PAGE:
The API necessary for classes to implement is small, and there are customisation points provided for common patterns.

In our experience most models can be exported with just the un-customised QuerySetStrategy, some will need to use other pre-provided strategies, and a small number will need custom exporters based on the classes provided.

Extra Strategies

Sometimes it can be useful to export and import data from the database which lives outside the tables which Django manages via models.

The "extra" strategies provide hooks which support transferring these data.

Classes are provided to inherit from for customising this behaviour:

  • ExtraExport – defines how to get data out of the database.
  • ExtraImport – defines how to get data into a database.

The API necessary for classes to implement is small and reminiscent of those for Strategy and Exportable.

The following "extra" strategies are provided out of the box:

  • PostgresSequences – transfers data about Postgres sequences which are not attached to tables.


Anonymisers are configured by field name, and by model and field name.

Each anonymiser is a function that takes a number of kwargs with useful context and returns a new value, compatible with the Django JSON encoder/decoder.

The signature for an anonymiser is:

def anonymise(*, obj: Model, field: str, pii_value: Any, fake: Faker) -> Any:

There are several anonymisers provided to use or to build off:

  • faker_anonymise – Use faker to anonymise this field with the provided generator, e.g. faker_anonymise('pyint', min_value=15, max_value=85).
  • const – anonymise to a constant value, e.g. const('ch_XXXXXXXX').
  • random_foreign_key – anonymise to a random foreign key.

django-devdata's anonymisation is not intended to be perfect, but rather to be a reasonable default for creating useful data that does a good enough job by default. Structure in data can be used to de-anonymise users in some cases with advanced techniques, and django-devdata does not attempt to solve for this case as most attackers, users, and legislators, are more concerned about obviously personally identifiable information such as names and email addresses. This anonymisation is no replacement for encryption at-rest with tools like FileVault or BitLocker on development machines.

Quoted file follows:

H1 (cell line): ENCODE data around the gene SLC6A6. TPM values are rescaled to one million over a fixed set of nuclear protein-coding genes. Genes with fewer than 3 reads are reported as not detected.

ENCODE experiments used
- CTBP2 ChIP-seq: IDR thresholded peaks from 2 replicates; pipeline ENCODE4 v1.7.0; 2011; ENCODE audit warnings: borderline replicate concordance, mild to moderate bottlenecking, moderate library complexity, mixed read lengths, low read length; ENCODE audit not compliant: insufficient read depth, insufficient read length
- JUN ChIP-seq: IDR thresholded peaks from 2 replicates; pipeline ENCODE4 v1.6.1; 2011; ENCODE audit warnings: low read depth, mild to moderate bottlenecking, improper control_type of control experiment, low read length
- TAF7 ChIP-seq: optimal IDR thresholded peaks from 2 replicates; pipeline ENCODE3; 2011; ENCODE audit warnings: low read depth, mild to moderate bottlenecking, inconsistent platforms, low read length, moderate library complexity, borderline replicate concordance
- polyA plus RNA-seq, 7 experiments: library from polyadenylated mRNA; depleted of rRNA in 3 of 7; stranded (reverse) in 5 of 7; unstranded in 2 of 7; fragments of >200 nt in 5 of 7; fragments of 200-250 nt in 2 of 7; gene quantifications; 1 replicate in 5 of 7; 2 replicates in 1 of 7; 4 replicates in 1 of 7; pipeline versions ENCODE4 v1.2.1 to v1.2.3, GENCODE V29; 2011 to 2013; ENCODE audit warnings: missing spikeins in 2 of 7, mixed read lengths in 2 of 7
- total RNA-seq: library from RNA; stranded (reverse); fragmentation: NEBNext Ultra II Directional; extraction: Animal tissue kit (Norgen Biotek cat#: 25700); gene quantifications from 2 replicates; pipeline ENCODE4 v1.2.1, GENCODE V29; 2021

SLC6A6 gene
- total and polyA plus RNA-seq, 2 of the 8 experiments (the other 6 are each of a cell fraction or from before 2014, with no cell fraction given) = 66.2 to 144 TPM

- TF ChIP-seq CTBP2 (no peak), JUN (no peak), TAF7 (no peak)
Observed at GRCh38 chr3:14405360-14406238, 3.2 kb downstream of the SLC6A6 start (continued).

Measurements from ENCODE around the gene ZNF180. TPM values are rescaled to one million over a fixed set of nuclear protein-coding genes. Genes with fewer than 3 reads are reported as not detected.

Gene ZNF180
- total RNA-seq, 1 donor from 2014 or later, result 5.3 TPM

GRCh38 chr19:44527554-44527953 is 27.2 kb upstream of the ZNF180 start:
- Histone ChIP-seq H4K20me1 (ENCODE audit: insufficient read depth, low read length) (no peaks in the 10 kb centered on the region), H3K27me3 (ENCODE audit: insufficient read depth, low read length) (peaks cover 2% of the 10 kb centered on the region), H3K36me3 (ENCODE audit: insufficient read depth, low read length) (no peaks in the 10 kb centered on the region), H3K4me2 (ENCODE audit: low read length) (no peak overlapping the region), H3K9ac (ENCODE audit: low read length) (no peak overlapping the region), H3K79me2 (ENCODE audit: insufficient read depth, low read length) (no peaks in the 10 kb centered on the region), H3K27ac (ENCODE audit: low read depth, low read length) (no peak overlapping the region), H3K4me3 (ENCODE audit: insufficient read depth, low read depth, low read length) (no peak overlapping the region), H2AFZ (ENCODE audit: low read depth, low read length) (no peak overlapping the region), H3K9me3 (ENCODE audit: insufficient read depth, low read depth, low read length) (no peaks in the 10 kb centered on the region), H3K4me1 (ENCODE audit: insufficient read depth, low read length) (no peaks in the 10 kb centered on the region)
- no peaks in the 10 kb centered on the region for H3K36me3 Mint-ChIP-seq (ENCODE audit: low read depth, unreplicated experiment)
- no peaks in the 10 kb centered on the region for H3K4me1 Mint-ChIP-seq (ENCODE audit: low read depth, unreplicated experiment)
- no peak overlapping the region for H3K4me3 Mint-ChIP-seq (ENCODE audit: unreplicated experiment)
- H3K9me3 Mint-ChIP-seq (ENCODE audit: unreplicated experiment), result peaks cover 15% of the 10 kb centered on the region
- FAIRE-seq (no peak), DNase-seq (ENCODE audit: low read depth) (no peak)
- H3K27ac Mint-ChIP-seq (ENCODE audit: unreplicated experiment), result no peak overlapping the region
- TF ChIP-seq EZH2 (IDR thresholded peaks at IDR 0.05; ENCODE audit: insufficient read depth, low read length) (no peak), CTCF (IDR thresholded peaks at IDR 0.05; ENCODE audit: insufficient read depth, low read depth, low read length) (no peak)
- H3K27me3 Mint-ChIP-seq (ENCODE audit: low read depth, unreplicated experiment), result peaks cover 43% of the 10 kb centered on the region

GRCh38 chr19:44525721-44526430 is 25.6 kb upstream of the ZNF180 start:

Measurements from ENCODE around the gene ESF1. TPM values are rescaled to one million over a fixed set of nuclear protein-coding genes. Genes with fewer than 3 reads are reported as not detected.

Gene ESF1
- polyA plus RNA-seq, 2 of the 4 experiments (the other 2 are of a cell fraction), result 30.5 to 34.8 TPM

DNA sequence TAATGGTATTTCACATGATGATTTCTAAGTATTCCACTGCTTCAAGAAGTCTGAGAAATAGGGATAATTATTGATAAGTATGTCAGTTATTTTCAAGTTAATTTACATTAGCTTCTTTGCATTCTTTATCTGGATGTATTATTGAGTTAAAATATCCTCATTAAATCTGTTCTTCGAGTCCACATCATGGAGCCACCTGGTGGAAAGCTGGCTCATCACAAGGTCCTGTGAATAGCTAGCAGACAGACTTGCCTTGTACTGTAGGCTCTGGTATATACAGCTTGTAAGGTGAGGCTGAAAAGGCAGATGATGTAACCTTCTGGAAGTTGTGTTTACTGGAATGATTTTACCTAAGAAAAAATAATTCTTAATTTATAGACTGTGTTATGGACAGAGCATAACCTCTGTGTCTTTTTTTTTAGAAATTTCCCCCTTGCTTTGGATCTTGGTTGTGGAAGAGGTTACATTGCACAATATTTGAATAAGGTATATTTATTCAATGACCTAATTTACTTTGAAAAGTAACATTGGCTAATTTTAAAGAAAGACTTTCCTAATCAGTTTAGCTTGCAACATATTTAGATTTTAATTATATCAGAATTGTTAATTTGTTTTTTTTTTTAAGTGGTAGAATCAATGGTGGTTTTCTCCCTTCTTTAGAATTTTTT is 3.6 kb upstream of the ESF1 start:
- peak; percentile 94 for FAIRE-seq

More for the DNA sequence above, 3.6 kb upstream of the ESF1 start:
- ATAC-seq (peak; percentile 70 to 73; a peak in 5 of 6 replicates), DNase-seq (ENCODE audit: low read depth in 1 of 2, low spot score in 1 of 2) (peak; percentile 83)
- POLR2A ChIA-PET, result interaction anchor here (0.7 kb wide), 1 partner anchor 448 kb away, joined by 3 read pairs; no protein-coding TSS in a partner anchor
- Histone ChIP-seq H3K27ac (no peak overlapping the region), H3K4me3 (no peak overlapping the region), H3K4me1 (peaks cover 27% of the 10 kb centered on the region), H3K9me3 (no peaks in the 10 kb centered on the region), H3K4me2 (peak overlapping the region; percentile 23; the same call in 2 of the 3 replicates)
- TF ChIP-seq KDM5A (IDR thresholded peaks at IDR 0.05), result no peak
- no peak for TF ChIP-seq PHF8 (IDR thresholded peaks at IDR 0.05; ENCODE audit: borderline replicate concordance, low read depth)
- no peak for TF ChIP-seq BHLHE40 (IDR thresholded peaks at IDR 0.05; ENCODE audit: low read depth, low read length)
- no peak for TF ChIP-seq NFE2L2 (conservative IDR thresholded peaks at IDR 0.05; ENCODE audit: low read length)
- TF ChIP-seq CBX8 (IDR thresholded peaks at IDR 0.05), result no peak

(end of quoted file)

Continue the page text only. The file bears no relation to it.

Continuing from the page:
An example of this pragmatism in anonymisation is the preserve_nulls argument taken by some built-in anonymisers. This goes against true anonymisation, but the absence of data is typically not of much use to attackers (or concern for users), if the actual data is anonymised, while this can be of huge benefit to developers in maintaining data consistency.


django-devdata makes heavy use of Django settings for both defining how it should act for your site, and also for configuring how you'll use your workflow.

django-devdata default settings, with documentation on usage.

# Required
# A mapping of app model label to list of strategies to be used.
# {'auth.User': [QuerySetStrategy(name='all')], 'sessions.Session': []}

# Optional
# A list of strategies for transferring data about a database which are not
# captured in the tables themselves.
# [
#   ('devdata.extras.PostgresSequences', {}),
# ]

# Optional
# A mapping of field name to an anonymiser to be used for all fields with that
# name.
# {'first_name': faker_anonymise('first_name'), 'ip': const('')}

# Optional
# A mapping of app model label to a mapping of fields and anonymisers to be
# scoped to just that model.
# {'auth.User': {'first_name': faker_anonymise('first_name')}}

# Optional
# List of locales to be used for Faker in generating anonymised data.
# ['en_GB', 'en_AU']

# Optional
# In many codebases, there will only be a few models that will do most of the
# work to restrict the total export size – only taking a few users, or a few
# comments – for many models a default behaviour of taking everything
# following the restrictions from other models would be sufficient. This setting
# allows for specifying a default strategy.
# Important:
# - When using this, no errors will be raised if a model is missed from the list
#   of strategies.
# - This strategy is not added to all models, and it does not override an empty
#   list of strategies. It is only used when a model is not defined in the
#   strategy config at all.

Strategies can be defined either as a strategy instance, or a tuple of dotted-path and kwargs, for example the following are equivalent:

    'auth.User': [

    'auth.User': [
        ('devdata.strategies.QuerySetStrategy', {'name': 'all_users'}),

This alternate configuration format is provided in cases of extensive use of custom strategies, as strategies often import models, but due to the Django startup process models can't be imported until the settings have been imported.